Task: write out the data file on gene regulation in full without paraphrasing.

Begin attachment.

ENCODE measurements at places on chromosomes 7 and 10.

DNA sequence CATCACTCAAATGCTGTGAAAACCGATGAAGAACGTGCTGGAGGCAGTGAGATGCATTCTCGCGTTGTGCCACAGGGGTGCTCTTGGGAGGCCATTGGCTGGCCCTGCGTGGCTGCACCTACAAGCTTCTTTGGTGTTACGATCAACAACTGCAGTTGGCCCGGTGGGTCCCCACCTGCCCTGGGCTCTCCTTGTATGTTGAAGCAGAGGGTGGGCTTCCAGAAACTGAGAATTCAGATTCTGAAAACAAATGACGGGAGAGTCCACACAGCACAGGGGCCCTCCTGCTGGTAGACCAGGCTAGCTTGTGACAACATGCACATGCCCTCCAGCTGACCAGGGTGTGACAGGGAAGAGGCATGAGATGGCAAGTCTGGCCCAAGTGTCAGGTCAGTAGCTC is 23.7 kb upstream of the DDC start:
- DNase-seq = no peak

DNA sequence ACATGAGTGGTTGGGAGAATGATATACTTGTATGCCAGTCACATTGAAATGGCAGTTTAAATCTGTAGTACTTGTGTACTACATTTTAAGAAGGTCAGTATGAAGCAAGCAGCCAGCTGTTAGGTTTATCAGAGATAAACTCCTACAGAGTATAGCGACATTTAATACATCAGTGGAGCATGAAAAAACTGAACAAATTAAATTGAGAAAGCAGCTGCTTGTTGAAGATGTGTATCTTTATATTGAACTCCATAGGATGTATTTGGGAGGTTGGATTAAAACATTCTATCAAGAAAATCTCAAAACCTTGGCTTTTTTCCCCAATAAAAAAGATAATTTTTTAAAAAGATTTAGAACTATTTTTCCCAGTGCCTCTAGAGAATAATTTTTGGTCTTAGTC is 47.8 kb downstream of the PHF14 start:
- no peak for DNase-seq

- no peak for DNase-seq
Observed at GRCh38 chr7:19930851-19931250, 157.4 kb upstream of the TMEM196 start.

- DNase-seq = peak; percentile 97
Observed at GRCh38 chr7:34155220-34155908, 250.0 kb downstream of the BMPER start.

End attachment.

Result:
ENCODE measurements at places on chromosomes 7 and 10.

DNA sequence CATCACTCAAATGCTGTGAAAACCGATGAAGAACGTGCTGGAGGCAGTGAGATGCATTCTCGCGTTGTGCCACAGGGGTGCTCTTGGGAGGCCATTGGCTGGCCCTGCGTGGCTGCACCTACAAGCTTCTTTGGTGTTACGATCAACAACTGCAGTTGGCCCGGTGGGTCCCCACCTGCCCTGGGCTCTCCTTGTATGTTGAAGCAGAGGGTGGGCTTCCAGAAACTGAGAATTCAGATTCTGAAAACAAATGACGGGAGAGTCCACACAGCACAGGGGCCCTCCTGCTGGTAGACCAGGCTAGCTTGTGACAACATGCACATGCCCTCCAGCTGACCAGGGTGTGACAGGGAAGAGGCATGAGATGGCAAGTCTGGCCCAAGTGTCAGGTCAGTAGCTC is 23.7 kb upstream of the DDC start:
- DNase-seq = no peak

DNA sequence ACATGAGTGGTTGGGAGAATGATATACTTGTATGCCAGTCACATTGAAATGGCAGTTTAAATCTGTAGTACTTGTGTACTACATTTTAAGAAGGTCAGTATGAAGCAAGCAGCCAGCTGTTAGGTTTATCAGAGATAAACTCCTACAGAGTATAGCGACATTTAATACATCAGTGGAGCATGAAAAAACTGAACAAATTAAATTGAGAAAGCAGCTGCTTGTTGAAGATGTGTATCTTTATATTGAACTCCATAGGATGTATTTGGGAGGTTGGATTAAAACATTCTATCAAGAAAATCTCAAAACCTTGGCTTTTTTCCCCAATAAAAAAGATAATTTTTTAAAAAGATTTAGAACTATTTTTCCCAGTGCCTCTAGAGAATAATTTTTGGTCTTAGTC is 47.8 kb downstream of the PHF14 start:
- no peak for DNase-seq

- no peak for DNase-seq
Observed at GRCh38 chr7:19930851-19931250, 157.4 kb upstream of the TMEM196 start.

- DNase-seq = peak; percentile 97
Observed at GRCh38 chr7:34155220-34155908, 250.0 kb downstream of the BMPER start.